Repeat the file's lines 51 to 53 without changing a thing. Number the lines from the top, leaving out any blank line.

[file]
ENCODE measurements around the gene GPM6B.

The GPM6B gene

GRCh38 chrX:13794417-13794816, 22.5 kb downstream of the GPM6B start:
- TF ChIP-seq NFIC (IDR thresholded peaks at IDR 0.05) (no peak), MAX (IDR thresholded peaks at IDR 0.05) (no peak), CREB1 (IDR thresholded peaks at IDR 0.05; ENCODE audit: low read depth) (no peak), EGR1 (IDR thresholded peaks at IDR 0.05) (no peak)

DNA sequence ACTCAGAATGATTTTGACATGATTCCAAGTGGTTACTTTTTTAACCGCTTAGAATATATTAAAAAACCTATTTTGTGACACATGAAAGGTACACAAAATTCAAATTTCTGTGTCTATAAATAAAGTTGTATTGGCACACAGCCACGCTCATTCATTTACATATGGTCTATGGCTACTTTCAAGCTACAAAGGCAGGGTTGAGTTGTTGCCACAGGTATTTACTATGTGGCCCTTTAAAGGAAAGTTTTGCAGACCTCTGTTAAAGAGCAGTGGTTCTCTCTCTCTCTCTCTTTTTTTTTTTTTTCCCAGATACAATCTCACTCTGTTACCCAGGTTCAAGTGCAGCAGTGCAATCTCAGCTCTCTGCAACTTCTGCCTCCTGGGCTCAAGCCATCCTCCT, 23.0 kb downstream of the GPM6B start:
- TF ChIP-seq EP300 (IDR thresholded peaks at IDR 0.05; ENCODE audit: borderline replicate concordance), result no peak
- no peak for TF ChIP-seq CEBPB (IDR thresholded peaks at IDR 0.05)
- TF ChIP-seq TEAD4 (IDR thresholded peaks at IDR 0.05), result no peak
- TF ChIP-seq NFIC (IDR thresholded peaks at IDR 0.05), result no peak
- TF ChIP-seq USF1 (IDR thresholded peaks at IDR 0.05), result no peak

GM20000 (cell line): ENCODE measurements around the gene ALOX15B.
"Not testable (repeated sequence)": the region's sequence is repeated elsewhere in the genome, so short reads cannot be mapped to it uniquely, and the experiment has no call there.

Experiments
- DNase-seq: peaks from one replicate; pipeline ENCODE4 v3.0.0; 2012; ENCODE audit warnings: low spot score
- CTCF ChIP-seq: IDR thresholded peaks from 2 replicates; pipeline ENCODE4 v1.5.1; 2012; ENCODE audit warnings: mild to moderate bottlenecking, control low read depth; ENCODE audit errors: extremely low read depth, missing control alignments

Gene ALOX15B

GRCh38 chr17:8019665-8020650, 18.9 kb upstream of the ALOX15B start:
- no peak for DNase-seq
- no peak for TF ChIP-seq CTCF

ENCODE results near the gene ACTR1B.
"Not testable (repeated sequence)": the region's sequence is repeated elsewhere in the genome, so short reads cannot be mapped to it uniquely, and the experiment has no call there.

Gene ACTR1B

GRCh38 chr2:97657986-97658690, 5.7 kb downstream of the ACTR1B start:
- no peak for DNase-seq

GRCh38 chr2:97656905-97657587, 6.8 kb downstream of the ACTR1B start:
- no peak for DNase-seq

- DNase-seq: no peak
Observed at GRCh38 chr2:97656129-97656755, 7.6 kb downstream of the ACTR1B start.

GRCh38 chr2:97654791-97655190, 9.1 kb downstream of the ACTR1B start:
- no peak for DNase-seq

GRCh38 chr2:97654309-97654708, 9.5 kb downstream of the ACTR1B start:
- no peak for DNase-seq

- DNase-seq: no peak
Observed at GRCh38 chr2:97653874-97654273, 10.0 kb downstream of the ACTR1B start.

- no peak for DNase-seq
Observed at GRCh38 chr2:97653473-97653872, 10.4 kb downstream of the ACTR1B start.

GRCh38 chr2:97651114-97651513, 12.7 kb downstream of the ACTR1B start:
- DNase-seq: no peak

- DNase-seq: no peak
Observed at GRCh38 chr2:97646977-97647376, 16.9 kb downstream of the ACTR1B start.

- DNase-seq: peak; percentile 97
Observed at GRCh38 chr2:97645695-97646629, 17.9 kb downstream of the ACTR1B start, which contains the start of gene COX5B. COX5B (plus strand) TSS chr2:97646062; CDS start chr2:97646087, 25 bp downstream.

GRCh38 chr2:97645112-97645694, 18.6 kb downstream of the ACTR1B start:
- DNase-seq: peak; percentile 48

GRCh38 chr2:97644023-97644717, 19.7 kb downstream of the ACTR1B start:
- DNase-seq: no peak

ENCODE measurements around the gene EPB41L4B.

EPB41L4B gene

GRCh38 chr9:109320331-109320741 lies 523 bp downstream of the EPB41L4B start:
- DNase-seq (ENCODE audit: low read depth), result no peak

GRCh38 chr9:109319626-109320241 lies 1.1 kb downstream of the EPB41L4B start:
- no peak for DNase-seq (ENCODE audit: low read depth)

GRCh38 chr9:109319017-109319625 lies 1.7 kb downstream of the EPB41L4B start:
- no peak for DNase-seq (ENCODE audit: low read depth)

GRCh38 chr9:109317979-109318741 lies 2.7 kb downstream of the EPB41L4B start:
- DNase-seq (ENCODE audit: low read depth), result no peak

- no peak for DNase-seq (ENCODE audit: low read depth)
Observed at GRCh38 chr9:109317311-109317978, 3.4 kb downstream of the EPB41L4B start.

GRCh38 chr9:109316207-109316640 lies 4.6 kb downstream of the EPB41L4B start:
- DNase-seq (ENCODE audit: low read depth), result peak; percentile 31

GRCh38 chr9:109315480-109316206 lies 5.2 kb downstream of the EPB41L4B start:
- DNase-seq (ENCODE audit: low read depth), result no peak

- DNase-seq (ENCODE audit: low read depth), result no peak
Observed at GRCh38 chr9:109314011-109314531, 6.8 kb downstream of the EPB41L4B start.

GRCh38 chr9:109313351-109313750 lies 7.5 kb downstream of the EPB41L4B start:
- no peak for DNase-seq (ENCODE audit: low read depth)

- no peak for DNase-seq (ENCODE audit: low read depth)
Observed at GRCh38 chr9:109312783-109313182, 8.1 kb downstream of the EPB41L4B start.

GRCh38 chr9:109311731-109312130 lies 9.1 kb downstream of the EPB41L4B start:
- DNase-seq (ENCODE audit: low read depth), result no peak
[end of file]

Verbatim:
GRCh38 chr9:109319626-109320241 lies 1.1 kb downstream of the EPB41L4B start:
- no peak for DNase-seq (ENCODE audit: low read depth)

GRCh38 chr9:109319017-109319625 lies 1.7 kb downstream of the EPB41L4B start: